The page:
In the past few years, CBD has emerged as a popular and effective medical supplement. It can provide a wide range of benefits for users, from anti-anxiety effects to insomnia management. CBD is also widely used to treat chronic pain conditions too.
But those unfamiliar with CBD often struggle to manage their intake and find the right dosage for them. CBD is still relatively new, and there are myriad factors to take into account when you’re starting it for the first time.
Read on to discover how to find the best CBD dosage for you so you can start enjoying chronic pain relief today.
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Finding relief through the Cannabis Plant:
Within the medical cannabis community, patients with MS are beginning to appear, talking it up and telling their stories about how the plant has drastically helped their disease, bringing glimmers of hope to those that definitely did not see light before and furthermore opening the eyes of families and friends. Additionally, although some conventional medical treatments can assist with certain forms of Multiple Sclerosis, the symptoms of this condition can sometimes not be effectively assisted by pharmaceuticals leaving patients wanting an alternative, more natural method of soothing these painful and often debilitating symptoms. This is where the cannabis plant can play a role in changing a life like no pharmaceutical maker could ever dream of, at least not those of the 20th century. But one thing many don’t consider is the judgment that people endure even after much of the world and most of the U.S. has legalized it in some form or another.
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“For decades, scientists and mental health physicians tried to figure out how THC worked on the brain and body,” explained Dr. Paul Song, Chief Medical Officer of Calyx Peak Companies via email. A significant breakthrough came with the discovery of the endocannabinoid system (ECS) in the late ‘80s and early ‘90s.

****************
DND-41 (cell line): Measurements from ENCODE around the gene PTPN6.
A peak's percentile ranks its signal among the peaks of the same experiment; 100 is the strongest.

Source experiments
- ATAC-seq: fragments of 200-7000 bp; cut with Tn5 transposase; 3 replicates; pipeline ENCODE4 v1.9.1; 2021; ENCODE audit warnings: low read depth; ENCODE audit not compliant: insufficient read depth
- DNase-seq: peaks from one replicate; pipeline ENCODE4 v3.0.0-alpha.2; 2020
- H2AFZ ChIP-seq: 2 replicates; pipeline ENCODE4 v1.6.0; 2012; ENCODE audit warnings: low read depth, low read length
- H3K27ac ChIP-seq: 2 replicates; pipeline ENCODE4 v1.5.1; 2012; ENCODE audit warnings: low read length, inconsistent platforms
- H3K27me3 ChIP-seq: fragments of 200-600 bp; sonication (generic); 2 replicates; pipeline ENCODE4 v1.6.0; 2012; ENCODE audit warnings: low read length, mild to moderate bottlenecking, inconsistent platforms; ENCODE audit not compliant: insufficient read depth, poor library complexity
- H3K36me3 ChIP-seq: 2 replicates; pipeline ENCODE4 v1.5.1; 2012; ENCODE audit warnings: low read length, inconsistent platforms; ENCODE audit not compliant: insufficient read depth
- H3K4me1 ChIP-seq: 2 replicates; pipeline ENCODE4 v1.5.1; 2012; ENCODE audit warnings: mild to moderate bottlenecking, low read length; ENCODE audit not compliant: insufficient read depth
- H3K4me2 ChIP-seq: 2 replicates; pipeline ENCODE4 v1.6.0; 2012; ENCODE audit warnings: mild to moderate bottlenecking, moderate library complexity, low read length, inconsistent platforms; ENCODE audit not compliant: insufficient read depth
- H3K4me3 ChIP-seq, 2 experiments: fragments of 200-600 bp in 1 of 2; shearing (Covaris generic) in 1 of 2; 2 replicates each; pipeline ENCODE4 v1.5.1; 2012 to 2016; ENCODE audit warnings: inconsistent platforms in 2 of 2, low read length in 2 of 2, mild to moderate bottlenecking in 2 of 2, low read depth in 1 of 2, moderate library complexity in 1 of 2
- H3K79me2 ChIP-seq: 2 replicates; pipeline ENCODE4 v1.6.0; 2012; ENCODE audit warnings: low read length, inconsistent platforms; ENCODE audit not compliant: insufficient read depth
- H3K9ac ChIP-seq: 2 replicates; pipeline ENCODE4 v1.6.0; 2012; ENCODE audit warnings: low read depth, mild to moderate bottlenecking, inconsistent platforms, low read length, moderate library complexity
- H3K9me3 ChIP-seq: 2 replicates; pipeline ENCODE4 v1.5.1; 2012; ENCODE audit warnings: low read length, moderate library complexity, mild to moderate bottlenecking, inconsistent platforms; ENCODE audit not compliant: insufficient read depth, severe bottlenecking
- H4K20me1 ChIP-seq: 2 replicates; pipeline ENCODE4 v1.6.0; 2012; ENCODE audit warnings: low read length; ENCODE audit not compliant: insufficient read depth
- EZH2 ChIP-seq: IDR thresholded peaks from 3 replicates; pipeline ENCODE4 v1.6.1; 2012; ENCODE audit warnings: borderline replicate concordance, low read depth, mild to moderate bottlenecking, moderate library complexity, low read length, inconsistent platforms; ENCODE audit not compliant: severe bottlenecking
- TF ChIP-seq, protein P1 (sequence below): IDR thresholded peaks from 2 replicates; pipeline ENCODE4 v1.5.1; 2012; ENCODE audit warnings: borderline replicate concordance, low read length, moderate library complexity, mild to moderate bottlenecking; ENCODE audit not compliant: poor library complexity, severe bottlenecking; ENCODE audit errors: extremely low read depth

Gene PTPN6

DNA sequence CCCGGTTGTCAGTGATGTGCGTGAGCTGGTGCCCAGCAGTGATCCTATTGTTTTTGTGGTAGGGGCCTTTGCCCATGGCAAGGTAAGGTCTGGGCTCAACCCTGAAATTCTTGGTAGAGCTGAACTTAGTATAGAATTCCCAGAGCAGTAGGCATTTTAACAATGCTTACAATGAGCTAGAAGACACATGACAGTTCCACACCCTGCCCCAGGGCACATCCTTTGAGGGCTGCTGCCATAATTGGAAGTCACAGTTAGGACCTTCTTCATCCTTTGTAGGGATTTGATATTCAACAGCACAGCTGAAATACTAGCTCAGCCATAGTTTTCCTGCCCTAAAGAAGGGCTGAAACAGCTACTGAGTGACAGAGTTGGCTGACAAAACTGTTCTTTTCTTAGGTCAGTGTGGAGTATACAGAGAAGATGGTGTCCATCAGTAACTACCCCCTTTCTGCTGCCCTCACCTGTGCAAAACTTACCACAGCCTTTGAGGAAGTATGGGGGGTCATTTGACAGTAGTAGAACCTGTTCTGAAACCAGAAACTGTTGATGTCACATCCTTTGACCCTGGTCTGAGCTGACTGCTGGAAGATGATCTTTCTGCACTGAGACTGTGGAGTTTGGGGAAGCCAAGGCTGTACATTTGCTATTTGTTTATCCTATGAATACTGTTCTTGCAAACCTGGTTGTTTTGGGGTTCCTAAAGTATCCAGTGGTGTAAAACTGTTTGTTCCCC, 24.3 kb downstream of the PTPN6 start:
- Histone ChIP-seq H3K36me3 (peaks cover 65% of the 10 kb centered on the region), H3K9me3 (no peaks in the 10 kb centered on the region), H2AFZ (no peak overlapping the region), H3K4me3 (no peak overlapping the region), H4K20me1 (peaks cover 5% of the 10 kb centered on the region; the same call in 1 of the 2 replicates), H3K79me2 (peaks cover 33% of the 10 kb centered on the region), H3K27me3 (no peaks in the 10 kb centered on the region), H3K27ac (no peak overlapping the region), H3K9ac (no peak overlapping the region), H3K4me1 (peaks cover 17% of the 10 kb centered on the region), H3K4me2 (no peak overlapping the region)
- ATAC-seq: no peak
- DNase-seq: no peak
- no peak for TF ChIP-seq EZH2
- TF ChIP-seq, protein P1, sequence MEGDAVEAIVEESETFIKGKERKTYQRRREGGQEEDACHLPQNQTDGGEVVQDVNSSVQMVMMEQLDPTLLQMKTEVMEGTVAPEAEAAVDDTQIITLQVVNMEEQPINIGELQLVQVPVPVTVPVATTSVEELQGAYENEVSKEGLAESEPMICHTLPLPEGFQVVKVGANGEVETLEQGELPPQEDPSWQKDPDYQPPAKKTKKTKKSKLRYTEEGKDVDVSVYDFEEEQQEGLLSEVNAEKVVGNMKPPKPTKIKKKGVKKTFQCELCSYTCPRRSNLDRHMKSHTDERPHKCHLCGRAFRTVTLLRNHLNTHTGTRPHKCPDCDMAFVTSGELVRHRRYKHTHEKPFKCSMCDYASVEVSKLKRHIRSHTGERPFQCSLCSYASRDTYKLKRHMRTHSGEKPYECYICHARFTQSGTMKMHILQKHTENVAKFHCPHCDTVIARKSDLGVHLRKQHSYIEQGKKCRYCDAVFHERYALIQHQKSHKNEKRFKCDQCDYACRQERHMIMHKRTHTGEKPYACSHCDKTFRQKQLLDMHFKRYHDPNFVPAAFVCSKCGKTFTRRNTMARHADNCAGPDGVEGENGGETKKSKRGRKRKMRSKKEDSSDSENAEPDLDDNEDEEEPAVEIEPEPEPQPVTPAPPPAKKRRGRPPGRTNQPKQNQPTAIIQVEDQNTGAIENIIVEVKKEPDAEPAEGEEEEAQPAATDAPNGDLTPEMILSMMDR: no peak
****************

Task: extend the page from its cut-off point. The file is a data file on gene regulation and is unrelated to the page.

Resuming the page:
Additional research has since identified endocannabinoids as the cannabinoids produced within our own bodies. The endocannabinoid system regulates and interprets a series of processes in the body, including memory, pain, reproduction, appetite, immune function and many others. The two major endocannabinoids to be identified today are Anandamide and 2-AG, or Arachidonoylglycerol.
In an email to High Times, Katie Stem, CEO of Peak Extracts, gave a brief overview of the endocannabinoid system. “The system consists of two main receptor types: CB1 and CB2. The endocannabinoids are lipid-based neurotransmitters that elicit effects on the entire nervous system, from your brain to your fingertips.”
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Dosage is the key factor in achieving the most benefits and least adverse effects of cannabis. After following thousands of patients using medical cannabis for eight years, I’ve observed that dosing cannabis is unlike any therapeutic agent to which I was exposed in my medical training. A basic understanding of the key characteristics of cannabis dosing can empower you to make the most of this incredibly versatile, safe, and effective herb.
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Have you ever discussed cannabis with your doctor? Despite the fact that 29 states plus the District of Columbia have decriminalized the use of marijuana for the treatment of certain medical problems, research published in September 2017 in Drug and Alcohol Dependence found that nine out of ten doctors were unprepared to prescribe it to their patients. “Most doctors don’t know much about it, even in the states where it is legal,” says Rav Ivker, DO, a holistic family physician in Boulder, Colorado and author of Cannabis for Chronic Pain: A Proven Prescription for Using Marijuana to Relieve Your Pain and Heal Your Life.
Continue reading “Medical Marijuana for Rheumatoid Arthritis Pain: How to Talk to Your Doctor”
Terpenes provide a wide variety of aromatic properties ranging from floral and earthy notes to musky and citrusy ones. When it come to the spicier side of the spectrum, caryophyllene holds the trophy for the most flair.
The terpene caryophyllene is present in many herbs and spices, including black pepper, basil, and oregano, and cannabis strains with high levels of it deliver a spicy, funky warmth to the nose, similar to cinnamon and cloves.
What makes caryophyllene an intriguing terpene is its relationship with our endocannabinoid system, particularly, its ability to bind to CB2 receptors. Because of this, it comes with a host of potential medical benefits.
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